Adjusted earnings per share of 90 cents marked an increase of 22% from 74 cents in the year-earlier quarter, but fell short of analysts’ consensus estimate of 94 cents a share. Revenue of $45.7 billion narrowly beat Wall Street forecasts of $45.4 billion.
Operating income came in at $7.3 billion, a gain of 25.2% primarily due to the Time Warner acquisition. The operating profit margin was 15.9% versus 14.6% a year ago.
WarnerMedia revenue hit $8.2 billion, up 7% from the comparable Time Warner report a year ago.
Revenue in Warner Bros., the biggest of the three media units, rose 7% to $3.7 billion on strength in TV licensing and a potent film slate, including upside surprises Crazy Rich Asians, The Meg and The Nun. HBO revenue increased just 2%. Turner saw ad revenue slump 4% while subscription revenue gained 6%.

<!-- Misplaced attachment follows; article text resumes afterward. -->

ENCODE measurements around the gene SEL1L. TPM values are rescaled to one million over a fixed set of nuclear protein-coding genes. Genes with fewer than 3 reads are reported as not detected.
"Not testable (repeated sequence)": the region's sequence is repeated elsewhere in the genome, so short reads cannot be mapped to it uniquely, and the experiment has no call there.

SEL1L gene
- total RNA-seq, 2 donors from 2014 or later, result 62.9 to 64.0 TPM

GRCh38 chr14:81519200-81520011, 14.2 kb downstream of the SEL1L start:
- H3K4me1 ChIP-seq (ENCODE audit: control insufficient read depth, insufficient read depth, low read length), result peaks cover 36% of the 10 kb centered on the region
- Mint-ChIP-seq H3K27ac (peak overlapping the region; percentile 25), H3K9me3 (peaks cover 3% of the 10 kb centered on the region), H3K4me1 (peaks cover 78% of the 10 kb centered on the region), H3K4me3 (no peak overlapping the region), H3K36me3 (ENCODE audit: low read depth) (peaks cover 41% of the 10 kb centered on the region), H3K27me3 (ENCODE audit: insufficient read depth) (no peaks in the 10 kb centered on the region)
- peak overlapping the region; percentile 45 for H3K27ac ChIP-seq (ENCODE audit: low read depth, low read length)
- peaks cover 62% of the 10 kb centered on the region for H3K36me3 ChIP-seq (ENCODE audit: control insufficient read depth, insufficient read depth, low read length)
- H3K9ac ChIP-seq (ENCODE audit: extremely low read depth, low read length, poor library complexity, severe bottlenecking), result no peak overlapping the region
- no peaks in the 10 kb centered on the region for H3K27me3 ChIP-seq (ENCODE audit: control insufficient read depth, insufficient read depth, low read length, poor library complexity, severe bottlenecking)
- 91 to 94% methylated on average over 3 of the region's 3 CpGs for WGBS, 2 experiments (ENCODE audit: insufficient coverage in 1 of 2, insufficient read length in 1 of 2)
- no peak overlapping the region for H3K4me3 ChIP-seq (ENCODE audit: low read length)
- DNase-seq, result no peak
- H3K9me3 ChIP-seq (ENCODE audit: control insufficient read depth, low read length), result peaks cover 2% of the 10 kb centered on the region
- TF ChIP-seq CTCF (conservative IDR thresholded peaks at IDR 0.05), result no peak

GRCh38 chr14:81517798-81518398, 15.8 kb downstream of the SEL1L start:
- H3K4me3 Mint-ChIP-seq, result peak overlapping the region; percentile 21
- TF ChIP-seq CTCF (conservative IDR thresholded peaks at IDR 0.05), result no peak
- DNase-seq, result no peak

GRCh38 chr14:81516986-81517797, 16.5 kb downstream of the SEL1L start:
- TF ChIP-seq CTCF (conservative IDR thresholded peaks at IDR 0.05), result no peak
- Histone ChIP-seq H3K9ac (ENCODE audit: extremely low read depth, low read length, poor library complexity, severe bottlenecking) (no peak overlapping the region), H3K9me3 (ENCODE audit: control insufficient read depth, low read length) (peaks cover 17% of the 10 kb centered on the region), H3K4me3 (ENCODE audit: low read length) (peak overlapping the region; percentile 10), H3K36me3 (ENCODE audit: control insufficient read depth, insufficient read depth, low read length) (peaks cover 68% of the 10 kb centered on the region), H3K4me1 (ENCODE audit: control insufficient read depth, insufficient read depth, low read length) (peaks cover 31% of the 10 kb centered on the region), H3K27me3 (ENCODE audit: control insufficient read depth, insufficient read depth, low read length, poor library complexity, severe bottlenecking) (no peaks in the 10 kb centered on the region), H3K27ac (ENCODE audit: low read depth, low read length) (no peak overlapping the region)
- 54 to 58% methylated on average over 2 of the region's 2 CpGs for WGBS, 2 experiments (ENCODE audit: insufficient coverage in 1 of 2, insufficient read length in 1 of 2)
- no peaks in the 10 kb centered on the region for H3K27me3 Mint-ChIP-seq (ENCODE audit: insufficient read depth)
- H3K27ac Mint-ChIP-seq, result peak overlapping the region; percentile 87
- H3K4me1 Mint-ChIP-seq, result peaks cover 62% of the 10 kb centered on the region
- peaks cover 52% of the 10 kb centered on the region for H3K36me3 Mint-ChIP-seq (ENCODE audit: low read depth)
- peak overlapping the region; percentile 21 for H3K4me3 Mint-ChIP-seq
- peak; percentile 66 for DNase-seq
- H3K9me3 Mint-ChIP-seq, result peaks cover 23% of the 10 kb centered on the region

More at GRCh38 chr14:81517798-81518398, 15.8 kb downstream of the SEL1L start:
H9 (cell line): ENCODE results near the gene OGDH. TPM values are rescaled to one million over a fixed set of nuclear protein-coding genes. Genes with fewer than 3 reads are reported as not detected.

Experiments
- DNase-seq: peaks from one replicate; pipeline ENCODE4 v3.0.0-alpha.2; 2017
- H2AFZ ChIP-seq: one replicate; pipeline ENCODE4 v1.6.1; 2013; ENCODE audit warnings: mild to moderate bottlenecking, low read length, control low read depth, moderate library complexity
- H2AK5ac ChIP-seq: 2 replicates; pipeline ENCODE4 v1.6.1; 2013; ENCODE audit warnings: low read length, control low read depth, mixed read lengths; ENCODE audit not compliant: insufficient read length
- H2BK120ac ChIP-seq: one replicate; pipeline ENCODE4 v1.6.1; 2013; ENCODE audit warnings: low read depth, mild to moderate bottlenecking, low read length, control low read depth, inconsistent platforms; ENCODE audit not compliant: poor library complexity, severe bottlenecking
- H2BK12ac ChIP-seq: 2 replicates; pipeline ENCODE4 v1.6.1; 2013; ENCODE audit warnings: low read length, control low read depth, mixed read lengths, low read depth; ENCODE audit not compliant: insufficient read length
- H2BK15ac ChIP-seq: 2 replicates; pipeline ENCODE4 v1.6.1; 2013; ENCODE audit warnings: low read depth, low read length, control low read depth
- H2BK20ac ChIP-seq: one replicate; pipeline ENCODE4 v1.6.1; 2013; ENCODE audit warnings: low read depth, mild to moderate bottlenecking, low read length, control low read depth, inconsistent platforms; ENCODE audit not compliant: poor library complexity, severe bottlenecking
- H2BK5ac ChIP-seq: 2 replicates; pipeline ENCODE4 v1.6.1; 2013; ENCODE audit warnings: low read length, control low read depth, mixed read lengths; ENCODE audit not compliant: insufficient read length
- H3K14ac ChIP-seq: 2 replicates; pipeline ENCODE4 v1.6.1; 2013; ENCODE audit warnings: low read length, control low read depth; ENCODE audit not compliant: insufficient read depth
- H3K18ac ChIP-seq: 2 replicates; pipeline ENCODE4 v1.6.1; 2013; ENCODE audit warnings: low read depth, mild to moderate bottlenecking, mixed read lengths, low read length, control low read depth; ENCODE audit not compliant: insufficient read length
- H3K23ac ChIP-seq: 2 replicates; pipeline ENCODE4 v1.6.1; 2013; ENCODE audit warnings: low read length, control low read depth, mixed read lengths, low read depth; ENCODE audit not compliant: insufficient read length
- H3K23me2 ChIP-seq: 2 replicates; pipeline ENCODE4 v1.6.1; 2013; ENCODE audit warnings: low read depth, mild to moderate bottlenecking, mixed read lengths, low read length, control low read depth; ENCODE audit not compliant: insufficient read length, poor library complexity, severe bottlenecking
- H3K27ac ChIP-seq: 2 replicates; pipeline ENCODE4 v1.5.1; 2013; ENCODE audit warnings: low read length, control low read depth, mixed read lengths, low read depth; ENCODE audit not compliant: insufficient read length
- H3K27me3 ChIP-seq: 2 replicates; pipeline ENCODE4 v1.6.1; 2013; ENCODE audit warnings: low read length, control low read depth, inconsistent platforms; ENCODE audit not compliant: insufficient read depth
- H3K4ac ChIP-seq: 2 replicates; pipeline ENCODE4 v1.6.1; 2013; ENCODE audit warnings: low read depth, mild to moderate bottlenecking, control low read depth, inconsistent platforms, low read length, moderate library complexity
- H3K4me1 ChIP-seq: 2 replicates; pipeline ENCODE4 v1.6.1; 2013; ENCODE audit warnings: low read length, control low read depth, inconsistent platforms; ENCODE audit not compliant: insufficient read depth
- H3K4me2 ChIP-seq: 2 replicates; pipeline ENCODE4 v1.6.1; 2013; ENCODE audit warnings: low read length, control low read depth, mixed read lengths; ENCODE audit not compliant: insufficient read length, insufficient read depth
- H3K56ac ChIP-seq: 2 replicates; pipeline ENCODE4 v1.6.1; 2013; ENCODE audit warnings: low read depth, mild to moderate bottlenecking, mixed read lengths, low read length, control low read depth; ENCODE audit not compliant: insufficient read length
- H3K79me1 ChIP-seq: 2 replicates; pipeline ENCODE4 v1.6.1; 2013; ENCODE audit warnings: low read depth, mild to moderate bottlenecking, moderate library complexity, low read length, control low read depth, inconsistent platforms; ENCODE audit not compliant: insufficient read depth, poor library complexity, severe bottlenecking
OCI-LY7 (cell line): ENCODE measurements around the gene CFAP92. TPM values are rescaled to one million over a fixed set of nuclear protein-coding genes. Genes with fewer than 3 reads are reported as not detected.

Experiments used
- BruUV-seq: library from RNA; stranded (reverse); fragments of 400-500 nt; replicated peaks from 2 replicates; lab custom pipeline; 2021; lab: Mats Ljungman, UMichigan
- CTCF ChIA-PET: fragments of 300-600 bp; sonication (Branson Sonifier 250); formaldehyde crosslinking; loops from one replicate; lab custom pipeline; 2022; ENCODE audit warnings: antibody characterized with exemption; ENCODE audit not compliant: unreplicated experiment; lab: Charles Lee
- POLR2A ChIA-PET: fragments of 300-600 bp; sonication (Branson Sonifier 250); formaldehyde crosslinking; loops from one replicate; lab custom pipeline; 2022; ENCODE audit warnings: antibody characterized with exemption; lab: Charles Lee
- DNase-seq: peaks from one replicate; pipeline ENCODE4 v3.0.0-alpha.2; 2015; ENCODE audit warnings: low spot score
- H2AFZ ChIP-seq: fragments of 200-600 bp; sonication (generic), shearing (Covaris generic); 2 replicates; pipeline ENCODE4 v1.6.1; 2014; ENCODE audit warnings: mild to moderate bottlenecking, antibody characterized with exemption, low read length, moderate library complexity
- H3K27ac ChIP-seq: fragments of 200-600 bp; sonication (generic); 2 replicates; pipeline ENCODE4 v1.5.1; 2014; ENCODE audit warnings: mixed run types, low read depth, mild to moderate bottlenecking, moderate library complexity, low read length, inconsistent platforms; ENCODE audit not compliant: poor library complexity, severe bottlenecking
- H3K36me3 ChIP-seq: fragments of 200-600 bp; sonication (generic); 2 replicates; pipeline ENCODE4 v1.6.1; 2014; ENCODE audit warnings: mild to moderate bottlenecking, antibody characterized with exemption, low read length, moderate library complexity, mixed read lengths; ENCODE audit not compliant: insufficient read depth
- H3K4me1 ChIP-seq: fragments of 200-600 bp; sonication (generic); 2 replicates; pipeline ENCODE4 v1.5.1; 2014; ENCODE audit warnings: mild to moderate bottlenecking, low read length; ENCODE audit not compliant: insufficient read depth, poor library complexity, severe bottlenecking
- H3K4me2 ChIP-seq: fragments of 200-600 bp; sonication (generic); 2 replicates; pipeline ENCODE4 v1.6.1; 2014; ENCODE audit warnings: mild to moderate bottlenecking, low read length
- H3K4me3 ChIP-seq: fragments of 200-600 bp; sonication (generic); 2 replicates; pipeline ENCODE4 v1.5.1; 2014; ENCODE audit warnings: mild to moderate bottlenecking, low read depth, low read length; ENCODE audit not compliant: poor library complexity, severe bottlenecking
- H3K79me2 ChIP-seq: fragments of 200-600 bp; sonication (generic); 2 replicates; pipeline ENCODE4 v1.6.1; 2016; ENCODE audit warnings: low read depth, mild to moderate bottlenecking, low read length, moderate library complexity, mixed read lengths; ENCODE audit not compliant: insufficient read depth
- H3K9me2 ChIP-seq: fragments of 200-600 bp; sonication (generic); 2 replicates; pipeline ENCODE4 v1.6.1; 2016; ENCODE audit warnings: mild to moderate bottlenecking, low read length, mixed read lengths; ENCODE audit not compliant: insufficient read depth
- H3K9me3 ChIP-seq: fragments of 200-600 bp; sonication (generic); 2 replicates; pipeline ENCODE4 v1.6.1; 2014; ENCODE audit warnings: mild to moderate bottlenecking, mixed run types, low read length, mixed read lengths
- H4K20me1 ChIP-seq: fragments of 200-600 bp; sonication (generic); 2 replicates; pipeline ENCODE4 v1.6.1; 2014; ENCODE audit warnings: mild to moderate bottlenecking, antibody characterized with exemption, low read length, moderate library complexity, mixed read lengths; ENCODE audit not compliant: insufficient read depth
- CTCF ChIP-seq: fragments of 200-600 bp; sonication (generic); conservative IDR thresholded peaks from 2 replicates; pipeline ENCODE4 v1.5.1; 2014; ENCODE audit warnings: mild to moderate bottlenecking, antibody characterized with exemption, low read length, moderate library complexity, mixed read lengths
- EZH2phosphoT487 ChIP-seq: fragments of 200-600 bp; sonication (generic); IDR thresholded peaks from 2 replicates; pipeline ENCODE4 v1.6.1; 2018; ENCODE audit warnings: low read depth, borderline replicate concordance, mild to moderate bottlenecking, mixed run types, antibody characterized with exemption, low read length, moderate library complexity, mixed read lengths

In TV distribution, the company reported a loss of 346,000 traditional DirecTV subscribers, with 49,000 customers adding the internet-delivered DirecTV Now skinny bundle service in the period.
Debt levels, which alarmed some on Wall Street when they spiked after the closing of the $81 billion deal for Time Warner, will be at two-and-a-half times earnings by next year, the company said. They are predicted to return to historical (read: more conservative) levels by 2022.
Chairman and CEO Randall Stephenson cited progress on “a number of fronts” in the period. “WarnerMedia was immediately accretive in its first full quarter, contributing 5 cents to EPS, and our free cash flow grew by double digits,” he said in the earnings release.
Stephenson and other executives will discuss the results shortly during a conference call with Wall Street analysts.